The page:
Sickle cell anemia or sickle cell disease represents an inherited blood disorder. It is a type of anemia, the condition characterized by decrease in number of red blood cells. Red blood cells carry oxygen from the lungs to the rest of the body as they are flexible, round and easily travel through the blood system.
However, in sickle cell anemia red blood cells are stiff and have abnormal crescent shape. Sickle cells can get stuck in blood vessels causing blockage which disrupts normal blood flow. Sickle cell anemia cannot be cured but the treatment is available to alleviate pain and manage the disease.
Symptoms of Sickle Cell Anemia
Symptoms of sickle cell anemia typically display after an infant reaches 4 months of age. Sickle cell disease is usually accompanied by anemia due to lack of red blood cells. Sickle cells are fragile and prone to rupture. Also, unlike healthy red blood cells, sickle cells live only for 10 to 20 days. Anemia causes weakness and fatigue. Paleness in people with sickle cell disease is also common.
Primary symptom of sickle cell anemia includes bouts of intense pain, called crises. Episodes of pain occur when sickle cells get stuck in blood vessels and block blood flow. Such pain develops in the chest, abdomen and joints. Pain crises may be of different frequency and severity, and sometimes require treatment in a hospital.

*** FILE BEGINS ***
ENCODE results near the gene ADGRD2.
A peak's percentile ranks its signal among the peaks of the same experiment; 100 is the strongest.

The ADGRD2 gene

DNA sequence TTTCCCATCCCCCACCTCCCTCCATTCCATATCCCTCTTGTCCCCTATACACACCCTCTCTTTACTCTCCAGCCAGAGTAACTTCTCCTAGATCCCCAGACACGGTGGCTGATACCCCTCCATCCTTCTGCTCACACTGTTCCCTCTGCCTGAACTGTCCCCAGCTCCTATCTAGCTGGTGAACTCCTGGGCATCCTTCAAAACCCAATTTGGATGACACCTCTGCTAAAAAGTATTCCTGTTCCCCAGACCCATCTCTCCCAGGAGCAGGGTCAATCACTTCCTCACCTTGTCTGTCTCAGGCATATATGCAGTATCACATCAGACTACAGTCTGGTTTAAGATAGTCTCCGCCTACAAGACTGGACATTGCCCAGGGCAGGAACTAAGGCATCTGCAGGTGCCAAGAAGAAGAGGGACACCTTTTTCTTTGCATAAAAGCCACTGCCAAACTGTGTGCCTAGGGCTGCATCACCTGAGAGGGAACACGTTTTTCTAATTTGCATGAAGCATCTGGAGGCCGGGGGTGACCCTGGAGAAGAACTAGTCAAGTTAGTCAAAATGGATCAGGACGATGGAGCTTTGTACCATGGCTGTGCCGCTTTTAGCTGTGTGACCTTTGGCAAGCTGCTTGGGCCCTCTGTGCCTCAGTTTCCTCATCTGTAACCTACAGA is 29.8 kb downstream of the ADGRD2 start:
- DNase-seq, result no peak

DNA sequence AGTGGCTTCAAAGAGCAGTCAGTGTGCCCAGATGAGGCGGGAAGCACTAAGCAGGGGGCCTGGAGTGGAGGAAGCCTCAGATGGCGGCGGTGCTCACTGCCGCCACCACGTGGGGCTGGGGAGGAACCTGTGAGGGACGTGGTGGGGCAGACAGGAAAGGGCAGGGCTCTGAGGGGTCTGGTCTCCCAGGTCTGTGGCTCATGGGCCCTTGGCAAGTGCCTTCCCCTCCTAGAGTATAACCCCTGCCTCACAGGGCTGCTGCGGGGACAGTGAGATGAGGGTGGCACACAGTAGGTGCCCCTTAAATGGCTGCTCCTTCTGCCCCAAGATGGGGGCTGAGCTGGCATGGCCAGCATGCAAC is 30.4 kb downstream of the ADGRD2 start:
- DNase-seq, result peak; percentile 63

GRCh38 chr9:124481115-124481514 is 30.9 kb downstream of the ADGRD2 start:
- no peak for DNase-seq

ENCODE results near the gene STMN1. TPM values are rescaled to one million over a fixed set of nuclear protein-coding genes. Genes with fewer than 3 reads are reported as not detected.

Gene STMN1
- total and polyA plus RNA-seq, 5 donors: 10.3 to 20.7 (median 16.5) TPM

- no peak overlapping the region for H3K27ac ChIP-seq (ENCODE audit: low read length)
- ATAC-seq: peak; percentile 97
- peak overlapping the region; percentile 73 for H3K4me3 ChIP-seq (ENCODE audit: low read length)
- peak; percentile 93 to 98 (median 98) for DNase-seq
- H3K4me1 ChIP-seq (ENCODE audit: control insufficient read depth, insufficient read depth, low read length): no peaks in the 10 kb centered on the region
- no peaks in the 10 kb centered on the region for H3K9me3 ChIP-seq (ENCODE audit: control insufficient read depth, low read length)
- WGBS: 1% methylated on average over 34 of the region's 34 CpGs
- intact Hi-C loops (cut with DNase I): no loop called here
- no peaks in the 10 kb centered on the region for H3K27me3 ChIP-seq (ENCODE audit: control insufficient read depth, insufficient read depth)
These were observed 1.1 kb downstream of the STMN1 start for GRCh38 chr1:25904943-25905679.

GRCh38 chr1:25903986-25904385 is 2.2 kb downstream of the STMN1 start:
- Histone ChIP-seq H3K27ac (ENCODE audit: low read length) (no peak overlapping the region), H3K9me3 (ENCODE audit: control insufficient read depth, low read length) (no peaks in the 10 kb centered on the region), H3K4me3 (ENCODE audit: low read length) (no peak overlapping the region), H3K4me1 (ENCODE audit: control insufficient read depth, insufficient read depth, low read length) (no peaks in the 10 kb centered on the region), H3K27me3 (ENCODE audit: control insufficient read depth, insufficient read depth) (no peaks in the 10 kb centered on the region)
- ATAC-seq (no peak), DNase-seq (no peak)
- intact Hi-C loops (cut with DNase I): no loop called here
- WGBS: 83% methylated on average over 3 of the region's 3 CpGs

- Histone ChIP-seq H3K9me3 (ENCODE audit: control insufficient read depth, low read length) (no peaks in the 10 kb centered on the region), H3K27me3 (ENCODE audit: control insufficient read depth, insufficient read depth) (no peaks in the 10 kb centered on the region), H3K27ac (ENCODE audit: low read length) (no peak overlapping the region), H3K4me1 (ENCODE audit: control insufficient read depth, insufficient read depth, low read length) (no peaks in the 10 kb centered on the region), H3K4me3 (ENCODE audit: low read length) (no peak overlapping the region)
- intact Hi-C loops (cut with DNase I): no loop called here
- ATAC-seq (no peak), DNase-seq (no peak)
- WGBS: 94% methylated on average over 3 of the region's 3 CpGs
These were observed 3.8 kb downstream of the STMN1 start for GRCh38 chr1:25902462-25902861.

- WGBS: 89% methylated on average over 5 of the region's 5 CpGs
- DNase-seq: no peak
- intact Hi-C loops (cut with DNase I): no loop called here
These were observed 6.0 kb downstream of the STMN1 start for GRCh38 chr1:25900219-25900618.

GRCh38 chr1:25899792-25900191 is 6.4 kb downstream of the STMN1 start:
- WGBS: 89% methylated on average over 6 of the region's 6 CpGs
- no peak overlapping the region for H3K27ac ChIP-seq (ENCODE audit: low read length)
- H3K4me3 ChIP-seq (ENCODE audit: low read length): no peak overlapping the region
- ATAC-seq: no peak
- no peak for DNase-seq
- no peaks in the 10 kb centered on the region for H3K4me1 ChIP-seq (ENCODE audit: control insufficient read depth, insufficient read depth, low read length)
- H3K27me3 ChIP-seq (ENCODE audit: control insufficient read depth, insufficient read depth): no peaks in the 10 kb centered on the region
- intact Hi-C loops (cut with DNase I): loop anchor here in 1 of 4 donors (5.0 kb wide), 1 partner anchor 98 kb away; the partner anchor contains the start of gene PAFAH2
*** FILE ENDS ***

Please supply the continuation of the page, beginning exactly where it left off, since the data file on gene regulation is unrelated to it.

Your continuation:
In infants, the first symptom of sickle cell anemia is usually swelling of the hands and feet. Frequent infections are also common in people with sickle cell anemia because the disease affects the spleen. To prevent life-threatening infections in infants and young children, the disease is treated with antibiotics.
Children with sickle cell anemia also suffer from delayed growth and damage to the retina which can cause vision problems and permanent blindness. Yellow appearance of the skin and whites of the eyes (jaundice), rapid heart rate, excessive thirst and frequent urination may occur as well. The legs of individuals suffering from sickle cell anemia are susceptible to ulceration. Osteoporosis, kidney damage and nervous system damage may also result from sickle cell anemia.
Prevention of Sickle Cell Anemia
Sickle cell anemia cannot be prevented. However, couples with sickle cell trait should go for genetic counseling before trying to conceive a child. Sickle cell anemia can be diagnosed in pregnancy. Measures to prevent sickling of red blood cells include keeping the body hydrated, getting enough oxygen and treating infections promptly.